However, before the airline looks further in different areas where services can be charged for, Ryanair needs to know the customer response to this strategy of charging for online check-ins.
The impact of the economic crisis has hit all the carriers since 2008 which has prompted most low cost carriers to take stringent actions (Dunn, 2009). The low cost carriers thrive on the cost consciousness business passengers as people look for cheaper alternatives. Passengers become price sensitive, according to Ryanair while customer sentiment is focused on value, according to JetBlue. The smaller low cost carriers have closed shop while the larger ones can afford to charge for services, as they are the most sought after during such times.
Airlines have started charging fees for additional baggage, for checked baggage or for bags that are heavy (Kahler, 2009). Ryanair admits that ancillary revenues made up 20% of its revenues in 2008 (Deprez, 2009). Ryanair does not have an impressive customer service record. Ryanair has been charged for fleecing money from its customers. While they may fly passengers even at £ 1, passengers they do not offer refreshments for flight delays and nor do they provide a hotel for flight cancellations (HRIMD, 2007).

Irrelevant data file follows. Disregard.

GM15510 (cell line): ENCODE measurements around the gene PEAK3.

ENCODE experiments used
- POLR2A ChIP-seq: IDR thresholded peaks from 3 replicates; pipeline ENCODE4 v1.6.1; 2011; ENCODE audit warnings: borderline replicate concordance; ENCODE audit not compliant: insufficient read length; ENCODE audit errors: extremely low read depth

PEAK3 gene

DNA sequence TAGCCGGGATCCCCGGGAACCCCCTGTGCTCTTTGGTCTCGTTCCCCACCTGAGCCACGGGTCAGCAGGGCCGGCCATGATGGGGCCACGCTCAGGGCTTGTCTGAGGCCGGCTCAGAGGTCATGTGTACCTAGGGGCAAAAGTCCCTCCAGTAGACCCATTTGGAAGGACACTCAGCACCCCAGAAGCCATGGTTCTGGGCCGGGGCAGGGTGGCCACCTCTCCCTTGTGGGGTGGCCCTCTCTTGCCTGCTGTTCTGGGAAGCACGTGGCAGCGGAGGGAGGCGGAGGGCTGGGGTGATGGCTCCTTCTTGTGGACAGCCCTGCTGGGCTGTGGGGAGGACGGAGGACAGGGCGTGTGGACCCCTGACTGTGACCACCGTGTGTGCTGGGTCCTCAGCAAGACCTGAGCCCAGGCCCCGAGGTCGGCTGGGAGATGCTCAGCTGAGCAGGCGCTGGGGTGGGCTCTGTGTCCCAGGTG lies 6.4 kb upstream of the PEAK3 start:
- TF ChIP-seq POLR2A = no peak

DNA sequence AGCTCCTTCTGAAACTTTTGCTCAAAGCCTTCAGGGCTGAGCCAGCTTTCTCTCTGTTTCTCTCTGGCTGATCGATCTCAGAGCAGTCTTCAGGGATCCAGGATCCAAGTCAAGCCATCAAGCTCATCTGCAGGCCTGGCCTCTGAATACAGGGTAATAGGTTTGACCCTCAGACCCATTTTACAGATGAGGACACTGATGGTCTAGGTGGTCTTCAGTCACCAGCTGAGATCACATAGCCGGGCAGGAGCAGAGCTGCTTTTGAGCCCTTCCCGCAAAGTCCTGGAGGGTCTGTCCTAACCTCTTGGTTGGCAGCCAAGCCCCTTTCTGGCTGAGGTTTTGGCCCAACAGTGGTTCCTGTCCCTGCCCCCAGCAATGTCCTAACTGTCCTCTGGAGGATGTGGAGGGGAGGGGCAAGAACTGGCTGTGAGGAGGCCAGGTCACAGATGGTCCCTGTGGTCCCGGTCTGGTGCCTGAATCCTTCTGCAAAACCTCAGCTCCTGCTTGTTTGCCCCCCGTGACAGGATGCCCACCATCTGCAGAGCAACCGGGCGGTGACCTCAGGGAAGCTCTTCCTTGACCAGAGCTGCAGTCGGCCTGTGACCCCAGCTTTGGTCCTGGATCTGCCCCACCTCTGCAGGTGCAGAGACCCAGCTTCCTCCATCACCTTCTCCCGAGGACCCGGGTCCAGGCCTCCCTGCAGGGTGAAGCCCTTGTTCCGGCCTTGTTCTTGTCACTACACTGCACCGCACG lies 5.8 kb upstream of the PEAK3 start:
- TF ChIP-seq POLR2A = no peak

Before deciding to charge for ancillary services, an airline has to take into account customer satisfaction, retention and loyalty. There is a difference between perceived quality and satisfaction. Perceived service quality is an attitude, an evaluation whereas satisfaction is a transaction specific measure (Baisya & Sarkar, 2004). Ryanair would have to decide on its objective based on whether they want customers that are ‘satisfied’ with their performance or they want to deliver the maximum level of ‘perceived’ service quality. Customer satisfaction has long-term benefits such as reduced failure costs and enhanced reputation of the airline. Personal service and going out of the way to serve the people in